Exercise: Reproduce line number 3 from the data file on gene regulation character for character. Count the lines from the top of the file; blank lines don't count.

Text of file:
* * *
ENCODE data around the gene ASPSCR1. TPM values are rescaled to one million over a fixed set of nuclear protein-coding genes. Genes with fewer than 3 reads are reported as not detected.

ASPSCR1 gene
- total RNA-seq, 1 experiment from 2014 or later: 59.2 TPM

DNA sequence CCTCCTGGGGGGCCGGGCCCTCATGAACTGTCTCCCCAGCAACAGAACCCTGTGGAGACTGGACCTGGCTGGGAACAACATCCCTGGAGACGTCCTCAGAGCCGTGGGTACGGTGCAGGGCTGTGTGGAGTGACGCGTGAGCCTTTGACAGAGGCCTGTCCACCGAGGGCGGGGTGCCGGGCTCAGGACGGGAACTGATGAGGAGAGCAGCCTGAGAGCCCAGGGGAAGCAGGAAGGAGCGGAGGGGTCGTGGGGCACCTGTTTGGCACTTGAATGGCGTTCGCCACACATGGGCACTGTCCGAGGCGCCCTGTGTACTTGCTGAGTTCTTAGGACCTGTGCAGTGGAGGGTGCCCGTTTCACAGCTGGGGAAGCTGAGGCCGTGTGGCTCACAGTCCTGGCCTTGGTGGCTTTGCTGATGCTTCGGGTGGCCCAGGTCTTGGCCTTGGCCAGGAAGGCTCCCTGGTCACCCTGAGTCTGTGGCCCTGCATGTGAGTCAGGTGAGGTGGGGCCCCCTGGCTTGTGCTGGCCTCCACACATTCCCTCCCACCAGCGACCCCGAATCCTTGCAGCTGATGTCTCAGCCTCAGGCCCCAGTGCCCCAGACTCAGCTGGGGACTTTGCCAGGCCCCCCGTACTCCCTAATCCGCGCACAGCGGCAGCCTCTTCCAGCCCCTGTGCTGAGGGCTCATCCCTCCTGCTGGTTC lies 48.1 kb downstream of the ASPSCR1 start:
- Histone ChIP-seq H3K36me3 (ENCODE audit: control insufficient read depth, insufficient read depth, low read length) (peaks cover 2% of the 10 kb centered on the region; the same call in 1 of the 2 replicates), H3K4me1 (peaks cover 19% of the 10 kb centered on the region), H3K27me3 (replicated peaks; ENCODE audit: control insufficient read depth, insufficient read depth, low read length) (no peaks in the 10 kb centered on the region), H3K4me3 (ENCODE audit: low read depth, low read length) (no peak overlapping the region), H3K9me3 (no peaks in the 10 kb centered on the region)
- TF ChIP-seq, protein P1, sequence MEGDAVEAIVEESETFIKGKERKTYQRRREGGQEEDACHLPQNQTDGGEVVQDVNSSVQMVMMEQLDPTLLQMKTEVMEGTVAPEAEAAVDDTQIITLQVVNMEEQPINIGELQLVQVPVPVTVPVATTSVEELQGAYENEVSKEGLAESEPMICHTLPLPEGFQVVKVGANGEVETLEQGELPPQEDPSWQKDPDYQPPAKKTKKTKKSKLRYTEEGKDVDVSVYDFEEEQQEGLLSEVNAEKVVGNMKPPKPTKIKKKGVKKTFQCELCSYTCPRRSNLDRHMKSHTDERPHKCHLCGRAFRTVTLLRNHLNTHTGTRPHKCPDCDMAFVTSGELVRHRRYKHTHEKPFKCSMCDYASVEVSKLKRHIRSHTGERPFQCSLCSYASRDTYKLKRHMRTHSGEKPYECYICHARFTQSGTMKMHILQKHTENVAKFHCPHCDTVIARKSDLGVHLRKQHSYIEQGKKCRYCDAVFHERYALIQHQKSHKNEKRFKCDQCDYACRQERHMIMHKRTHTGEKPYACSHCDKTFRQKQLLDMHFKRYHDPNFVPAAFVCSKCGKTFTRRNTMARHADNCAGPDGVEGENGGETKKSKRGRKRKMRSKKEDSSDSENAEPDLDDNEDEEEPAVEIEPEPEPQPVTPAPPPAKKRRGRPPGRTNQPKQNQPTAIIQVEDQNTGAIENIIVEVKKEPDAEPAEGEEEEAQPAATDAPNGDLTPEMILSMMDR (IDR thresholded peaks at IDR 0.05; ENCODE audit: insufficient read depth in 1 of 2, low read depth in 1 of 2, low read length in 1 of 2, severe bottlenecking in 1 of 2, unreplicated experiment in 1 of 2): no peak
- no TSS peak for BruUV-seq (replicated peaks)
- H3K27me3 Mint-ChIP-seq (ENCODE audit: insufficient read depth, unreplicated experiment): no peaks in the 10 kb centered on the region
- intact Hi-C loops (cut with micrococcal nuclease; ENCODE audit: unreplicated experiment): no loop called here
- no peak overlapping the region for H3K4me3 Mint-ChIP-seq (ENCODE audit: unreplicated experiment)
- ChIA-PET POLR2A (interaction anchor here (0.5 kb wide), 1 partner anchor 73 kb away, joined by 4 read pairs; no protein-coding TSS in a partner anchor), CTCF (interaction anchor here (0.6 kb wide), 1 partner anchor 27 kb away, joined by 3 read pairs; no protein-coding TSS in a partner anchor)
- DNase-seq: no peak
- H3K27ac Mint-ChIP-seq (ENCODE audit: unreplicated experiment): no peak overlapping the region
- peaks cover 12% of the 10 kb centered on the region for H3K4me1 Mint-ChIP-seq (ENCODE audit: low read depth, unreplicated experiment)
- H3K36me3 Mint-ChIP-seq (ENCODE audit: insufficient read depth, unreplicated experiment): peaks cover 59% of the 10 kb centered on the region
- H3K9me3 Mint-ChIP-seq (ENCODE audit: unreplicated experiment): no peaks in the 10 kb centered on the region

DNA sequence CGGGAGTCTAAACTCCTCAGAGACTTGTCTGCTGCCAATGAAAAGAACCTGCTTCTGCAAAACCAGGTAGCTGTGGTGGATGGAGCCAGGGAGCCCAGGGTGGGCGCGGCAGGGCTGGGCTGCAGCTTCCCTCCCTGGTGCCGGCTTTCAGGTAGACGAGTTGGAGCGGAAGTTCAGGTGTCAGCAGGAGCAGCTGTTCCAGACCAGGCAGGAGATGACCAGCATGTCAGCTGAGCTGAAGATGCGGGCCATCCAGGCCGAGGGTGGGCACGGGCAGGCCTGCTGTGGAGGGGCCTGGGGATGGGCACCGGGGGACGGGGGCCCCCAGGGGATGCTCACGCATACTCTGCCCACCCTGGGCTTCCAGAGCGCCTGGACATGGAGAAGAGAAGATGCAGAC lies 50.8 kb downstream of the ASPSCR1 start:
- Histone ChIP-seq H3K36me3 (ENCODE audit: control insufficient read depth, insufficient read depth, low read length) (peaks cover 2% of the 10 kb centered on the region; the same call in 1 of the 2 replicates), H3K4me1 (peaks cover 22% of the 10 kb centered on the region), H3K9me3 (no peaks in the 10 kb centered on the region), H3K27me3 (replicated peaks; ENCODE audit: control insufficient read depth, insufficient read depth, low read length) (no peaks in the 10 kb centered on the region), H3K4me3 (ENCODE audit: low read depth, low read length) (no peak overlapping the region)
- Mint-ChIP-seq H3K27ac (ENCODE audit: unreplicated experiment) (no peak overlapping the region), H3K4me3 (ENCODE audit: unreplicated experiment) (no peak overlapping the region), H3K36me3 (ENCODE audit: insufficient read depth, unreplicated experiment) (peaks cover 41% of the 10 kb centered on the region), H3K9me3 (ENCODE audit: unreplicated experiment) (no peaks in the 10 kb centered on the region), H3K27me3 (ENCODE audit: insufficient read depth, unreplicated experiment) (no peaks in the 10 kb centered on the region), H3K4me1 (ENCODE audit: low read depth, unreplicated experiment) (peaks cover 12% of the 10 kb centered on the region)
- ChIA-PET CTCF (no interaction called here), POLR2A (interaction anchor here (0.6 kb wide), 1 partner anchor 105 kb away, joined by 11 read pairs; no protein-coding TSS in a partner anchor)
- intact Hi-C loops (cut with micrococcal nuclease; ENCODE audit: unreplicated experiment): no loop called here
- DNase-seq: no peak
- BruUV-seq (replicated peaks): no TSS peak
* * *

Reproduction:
- total RNA-seq, 1 experiment from 2014 or later: 59.2 TPM